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To burn the errors that these Princes hold
Leon. Friar, it cannot be ;
Friar. Lady, what man is he you are accus’d of?
Hero. They know, that do accuse me; I know none: If I know more of any man alive, Than that which maiden modefly doth warrant, Let all my fins lack mercy. O my father, Prove you that
any man with me convers’d
Friar. There is some strange misprision in the Princes,
Bene. Two of them have the very bent of honour, And if their wisdoms be misled in this, The Practice of it lives in John the bastard, Whofe fpirits toil in frame of villanies.
Leon. I know not: if they speak but truth of her, These hands shall tear her; if they wrong her honour, The proudest of them shall well hear of it. Time hath not yet so dry'd this blood of mine, Nor age
eat up my invention,
bad life reft me fo much of friends,
Friar. Pause a while,
Leon. What shall become of this ? what will this do?
Friar. Marry, this, well carry'd, shall on her behalf Change slander to remorse ; that is some good ; But not for that dream I on this strange course, But on this travel look for greater birth ; She dying, as it must be so maintain'd, Upon the instant that she was accus'd, Shall be lamented, pity'd, and excus’d, Of every hearer : for it so falls out, That what we have we prize not to the worth, (18)
(17) Your Daughter here the Princess (left for dead) But how comes Poro to fart up a Princess here? We have no intimation of her father being a Prince; and this is the first and only time that she is complimen'el with this dignity. The remotion of a single jetter, and of the Perenthisis, will bring her to her own rank, and the place to iis true meaning.
Your Daurkter here the Princes left for dead; i, e.
Din Pedro, Prince of Arragon; and his Bastard Brother who is likewise call'd a Prince. So in the other Paftages of this Play;
To buin t'e cricr that these Princes bold
There is some ftrange Mi prision in tbvfa Princes.
I thank you, Princes, for my Darghter's Death.
W'biles ove enjoy it ; but being lack'd and loft,
Whilf it was ours : ] Whether this be an imitation, or nei, I won't contend; but if not, it seems to me a very fin: paraphrase on this paffage of Horace; Lib. III. Ode 24.
Virtutem incolumem odimus,
Whiles we enjoy it; but being lack'd and loft,
Than I can lay it down in likelihood.
Bene. Signior Leonato, let the friar advise you :
very much unto the Prince and Claudio,
Leon. Being that I flow in grief,
lead me. Friar. 'Tis well consented, presently away ;
For to ftrange fores, ftrangely they strain the cure. Come, lady, die to live; this wedding day, Perhaps, is but prolong’d: have patience and endure,
Manent Benedick and Beatrice. Bene. Lady Beatrice, have you wept all this while ? Beat. Yea, and I will weep a while longer. Bene. I will not desire that. Beat. You have no reason, I do it freely. Bene. Surely, I do believe, your fair cousin is wrong'd.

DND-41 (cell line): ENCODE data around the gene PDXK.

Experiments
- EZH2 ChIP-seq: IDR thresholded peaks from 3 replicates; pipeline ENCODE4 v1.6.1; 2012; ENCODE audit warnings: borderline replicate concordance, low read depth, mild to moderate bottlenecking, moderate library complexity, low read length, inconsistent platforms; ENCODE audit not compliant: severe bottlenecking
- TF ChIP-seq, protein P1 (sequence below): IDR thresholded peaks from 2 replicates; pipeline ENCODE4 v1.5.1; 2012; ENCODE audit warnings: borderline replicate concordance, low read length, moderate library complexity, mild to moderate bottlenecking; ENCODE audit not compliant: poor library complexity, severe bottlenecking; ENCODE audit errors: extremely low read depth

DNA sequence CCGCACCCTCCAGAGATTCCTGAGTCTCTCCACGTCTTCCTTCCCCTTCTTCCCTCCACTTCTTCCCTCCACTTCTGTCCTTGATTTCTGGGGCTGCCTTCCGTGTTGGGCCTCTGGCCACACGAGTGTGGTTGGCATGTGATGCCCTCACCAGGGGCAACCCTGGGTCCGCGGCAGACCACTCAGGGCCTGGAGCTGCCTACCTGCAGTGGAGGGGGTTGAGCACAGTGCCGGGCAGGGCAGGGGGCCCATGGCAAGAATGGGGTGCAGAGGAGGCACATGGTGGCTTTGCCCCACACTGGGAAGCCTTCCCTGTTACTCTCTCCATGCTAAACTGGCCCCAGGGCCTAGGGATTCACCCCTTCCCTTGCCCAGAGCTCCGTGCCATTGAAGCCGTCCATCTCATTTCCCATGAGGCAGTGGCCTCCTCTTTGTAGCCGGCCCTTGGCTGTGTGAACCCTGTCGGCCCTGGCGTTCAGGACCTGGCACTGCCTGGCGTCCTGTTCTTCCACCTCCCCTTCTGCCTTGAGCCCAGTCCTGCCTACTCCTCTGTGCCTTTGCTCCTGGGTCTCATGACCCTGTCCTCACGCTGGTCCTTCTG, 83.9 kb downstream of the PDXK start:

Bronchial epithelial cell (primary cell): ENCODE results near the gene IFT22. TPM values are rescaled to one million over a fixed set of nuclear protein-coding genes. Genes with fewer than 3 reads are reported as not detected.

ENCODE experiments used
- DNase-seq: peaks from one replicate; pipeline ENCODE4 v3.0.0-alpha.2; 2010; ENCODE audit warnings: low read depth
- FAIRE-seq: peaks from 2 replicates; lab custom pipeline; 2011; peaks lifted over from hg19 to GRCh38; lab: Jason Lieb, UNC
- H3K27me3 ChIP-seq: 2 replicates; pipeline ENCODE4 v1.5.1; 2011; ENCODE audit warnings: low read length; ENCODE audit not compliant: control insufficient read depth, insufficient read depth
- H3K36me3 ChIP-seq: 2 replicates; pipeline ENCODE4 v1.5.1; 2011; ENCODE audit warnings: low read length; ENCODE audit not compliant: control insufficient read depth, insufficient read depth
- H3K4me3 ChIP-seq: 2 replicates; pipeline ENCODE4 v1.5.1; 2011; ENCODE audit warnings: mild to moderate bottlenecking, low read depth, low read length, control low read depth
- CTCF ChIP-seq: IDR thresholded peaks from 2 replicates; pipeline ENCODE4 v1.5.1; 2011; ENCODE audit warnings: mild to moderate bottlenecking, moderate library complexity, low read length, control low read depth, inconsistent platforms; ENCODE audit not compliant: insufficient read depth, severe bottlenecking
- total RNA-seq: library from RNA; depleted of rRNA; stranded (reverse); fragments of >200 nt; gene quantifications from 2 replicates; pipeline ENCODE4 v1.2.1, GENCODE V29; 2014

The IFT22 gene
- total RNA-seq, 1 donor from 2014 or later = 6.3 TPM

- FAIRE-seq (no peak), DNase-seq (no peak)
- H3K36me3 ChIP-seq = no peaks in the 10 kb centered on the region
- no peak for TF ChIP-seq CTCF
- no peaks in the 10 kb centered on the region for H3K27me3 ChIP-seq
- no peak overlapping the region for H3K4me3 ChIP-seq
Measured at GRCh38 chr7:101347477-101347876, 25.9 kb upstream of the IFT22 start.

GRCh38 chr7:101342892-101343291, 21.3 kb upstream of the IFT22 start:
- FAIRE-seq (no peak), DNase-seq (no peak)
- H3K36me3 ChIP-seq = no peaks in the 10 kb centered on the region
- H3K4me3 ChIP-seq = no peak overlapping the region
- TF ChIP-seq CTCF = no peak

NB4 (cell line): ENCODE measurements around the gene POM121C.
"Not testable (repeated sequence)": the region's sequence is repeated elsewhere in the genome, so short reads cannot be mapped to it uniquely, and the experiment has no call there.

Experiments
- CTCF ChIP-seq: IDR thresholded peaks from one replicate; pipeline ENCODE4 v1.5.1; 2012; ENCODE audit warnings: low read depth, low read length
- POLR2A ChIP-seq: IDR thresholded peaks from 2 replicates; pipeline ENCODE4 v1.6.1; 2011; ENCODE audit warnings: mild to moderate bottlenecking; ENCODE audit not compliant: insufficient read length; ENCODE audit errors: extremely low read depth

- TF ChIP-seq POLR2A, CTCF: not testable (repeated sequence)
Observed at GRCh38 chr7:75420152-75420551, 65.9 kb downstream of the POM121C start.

Beat. Ah, how much might the man deserve of me, that would right her!
Bene. Is there any way to fhew such friendship?
Bene. I do love nothing in the world so well as you; is not that strange ?
Beat. As strange as the thing I know not ; it were as possible for me to say, I lov'd nothing so well as you ; but believe me not; and yet I lye not ; I confess nothing, nor I deny nothing. I am sorry for my cousin.
Bene. By my sword, Beatrice, thou lov'ít me.
Bene. I will swear by it that you love me ; and I will make him eat it, that says, I love not you.
Beat. Will you not eat your word ?
Bene. With no sauce that can be devis'd to it; I proteit, I love thee.
Beat. Why then, God forgive me.
Beat. You have stay'd me in a happy hour; I wasabout to protest, I lov'd you.
Bene. And do it with all thy heart.
Beat. I love you with so much of my heart, that none is left to protest.
Bene. Come, bid me do any thing for thee.
Beat. I am gone, tho' I am here; there is no love in you; nay, I pray you, let me go. 4
with mine enemy:
Bene. Is Claudio thine enemy?
Beat. Is he not approved in the height a villain, that hath lander'd, scorn'd, dishonour'd my kinswoman ! O that I were a man! what bear her in hand until they come to take hands, and then with publick accusation, uncover'd sander, unmitigated rancour-O God, that I were a man! I would eat his heart in the market-place.
Bene. Hear me, Beatrice.
Beat. Talk with a man out at a window? proper saying!
Bene. Nay, but Beatrice.
Beat. Sweet Hero! she is wrong’d, he is Nander'd, the is undone.
Beat. Princes and Counts! surely, a princely testimony, a goodly count-comfect, a sweet gallant, surely! O that I were a man for his fake! Or that I had any friend would be a man for my fake! but manhood is melted into curtefies, valour into compliment, and men are only turn'd into tongue, and trim ones too ; he is now as valiant as Hercules, that only tells a lie, and fwears it; I cannot be a man with wishing, therefore I will die a woman with grieving.
Bene. Tarry, good Beatrice; by this hand I love thee.
Beat. Use it for my love some other way than swearing by it.
Bere. Think you in your soul, the Count Claudio hath wrong'd Hero?
Beat. Yea, as sure as I have a thought or a foul.
Bene. Enough, I am engag'd, I will challenge him, I will kiss your hand, and fo leave you ; by this hand, Claudio shall render me a dear account; as you hear of me, so think of me; go comfort your cousin ; I mult say, ihe is dead, and so farewel.